In Felzien v. Office of Personnel Management, 930 F.2d 898 (Fed.Cir.1991), we declined to credit OPM's regulation which merely parroted the language of the statute it implemented. At issue there was a law providing for an enhanced annuity to those who qualified as "firefighters," 5 U.S.C. § 8331(21) (1988), which defined a firefighter as:


an employee, the duties of whose position are primarily to perform work directly connected with the control and extinguishment of fires or the maintenance and use of firefighting apparatus and equipment, including an employee engaged in this activity who is transferred to a supervisory or administrative position.


(emphasis added). OPM's implementing regulation, 5 C.F.R. § 831.902 (1990), was identical to the statute, also using the disjunctive "or." But, in practice, OPM ignored the "or" and required an employee to meet parts and . Because the regulation was "an almost verbatim reproduction of the definition set by Congress" instead of an interpretation of that statute, the cases counseling deference to regulations were not pertinent to our analysis. 930 F.2d at 902. In those cases "each regulation interpreted a statute by either supplying an omission or resolving an ambiguity." Id.; see McLean v. Office of Personnel Management, 800 F.2d 254, 255 (Fed.Cir.1986); Baker v. Office of Personnel Management, 782 F.2d 993, 994 (Fed.Cir.1986). We concluded,


We are aware of no OPM rule or regulation, of long standing or otherwise, which specifies that communications officers like Felzien are not "firefighters." That OPM previously has denied firefighter credit to employees filling the positions of electronic technicians, aircraft mechanics, retardant mixers, warehousemen, dispatchers, crash truck mechanics, and fire inspectors does not amount to a statutory interpretation that persons like Felzien also cannot qualify.... Stripped of its armor of undue deference, OPM merely invites us to defer to its decision in this particular case. We decline the invitation. The law prevents us from abdicating review, see 5 U.S.C. § 7703(c), and we would not in any event embrace a principle that rendered our role superfluous.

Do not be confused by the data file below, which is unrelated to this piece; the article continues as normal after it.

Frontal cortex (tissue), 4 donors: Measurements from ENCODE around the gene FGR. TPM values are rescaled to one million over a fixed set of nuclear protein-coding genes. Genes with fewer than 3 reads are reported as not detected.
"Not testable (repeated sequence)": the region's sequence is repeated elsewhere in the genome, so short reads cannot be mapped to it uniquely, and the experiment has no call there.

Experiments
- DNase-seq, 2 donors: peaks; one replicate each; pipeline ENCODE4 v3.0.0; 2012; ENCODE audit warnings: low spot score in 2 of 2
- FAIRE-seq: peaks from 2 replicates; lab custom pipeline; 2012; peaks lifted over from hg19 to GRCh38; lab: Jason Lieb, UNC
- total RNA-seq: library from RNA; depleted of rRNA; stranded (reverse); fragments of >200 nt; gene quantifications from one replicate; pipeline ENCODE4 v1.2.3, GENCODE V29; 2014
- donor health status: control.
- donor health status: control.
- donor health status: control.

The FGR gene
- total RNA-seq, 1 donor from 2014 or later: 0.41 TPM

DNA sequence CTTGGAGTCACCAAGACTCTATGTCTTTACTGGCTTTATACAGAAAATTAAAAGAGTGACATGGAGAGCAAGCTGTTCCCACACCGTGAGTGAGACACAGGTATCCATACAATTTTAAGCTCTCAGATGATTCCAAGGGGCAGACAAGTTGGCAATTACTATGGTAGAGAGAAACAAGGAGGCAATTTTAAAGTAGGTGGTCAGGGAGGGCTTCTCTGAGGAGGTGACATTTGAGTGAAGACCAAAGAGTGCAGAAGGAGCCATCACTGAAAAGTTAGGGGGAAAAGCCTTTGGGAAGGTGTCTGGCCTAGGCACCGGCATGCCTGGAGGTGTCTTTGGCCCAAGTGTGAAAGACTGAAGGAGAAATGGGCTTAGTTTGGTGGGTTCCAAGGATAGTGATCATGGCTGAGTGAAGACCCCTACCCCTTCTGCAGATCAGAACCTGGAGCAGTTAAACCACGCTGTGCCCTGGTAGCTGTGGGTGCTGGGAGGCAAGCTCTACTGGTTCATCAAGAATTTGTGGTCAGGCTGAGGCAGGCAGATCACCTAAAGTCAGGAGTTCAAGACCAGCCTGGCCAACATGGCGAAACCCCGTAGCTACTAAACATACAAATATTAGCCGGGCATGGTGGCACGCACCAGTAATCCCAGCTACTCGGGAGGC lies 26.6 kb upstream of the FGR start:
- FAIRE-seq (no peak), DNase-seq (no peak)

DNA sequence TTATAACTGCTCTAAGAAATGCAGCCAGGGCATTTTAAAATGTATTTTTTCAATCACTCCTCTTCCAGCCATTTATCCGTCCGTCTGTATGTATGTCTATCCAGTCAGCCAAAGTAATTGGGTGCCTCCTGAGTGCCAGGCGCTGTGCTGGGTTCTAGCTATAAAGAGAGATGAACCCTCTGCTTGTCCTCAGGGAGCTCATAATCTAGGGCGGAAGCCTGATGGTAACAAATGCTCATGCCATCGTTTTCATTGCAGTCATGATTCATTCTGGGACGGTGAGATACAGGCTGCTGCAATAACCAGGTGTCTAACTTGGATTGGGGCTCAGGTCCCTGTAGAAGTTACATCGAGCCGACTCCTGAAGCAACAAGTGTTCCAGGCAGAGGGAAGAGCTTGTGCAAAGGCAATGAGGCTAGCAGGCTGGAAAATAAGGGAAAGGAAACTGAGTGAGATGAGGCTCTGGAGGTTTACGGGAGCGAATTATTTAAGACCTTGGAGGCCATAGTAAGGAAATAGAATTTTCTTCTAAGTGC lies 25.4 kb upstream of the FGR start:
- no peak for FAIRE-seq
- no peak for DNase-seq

Felzien, 930 F.2d at 902. Likewise here, OPM's regulation, 5 C.F.R. § 831.501(a) & (c), ("must submit" and "shall file") parallels the language of section 8337(b) ("filed"); it offers no interpretive guidance.


This is not a case of government estoppel foreclosed by Office of Personnel Management v. Richmond, 496 U.S. 414, 110 S.Ct. 2465, 110 L.Ed.2d 387 (1990). We do not suggest that the government is estopped because Parker relied on erroneous advice from a government employee. What we do suggest, indeed hold, is that Congress used a word, "filed," which admits of at least two constructions: Parker's "postmarked," and OPM's "received." Because we conclude that OPM has not properly or publicly announced its construction, Parker cannot be penalized so long as she meets the statute, which she has. Put otherwise, until OPM properly and fully sets out its interpretation of 5 U.S.C. § 8337(b), an applicant will meet the statute by either lodging her papers with OPM within one year, or displaying a postmark proving they were mailed within one year.


In the absence of meaningful guidance, substantial evidence of a consistent policy, either internally applied or publicly announced, and in accordance with our prescription in Felzien, that, "A nonexistent interpretation obviously cannot be one of long standing," 930 F.2d at 902, we do not defer to OPM.



Accordingly, the decision of the board is reversed.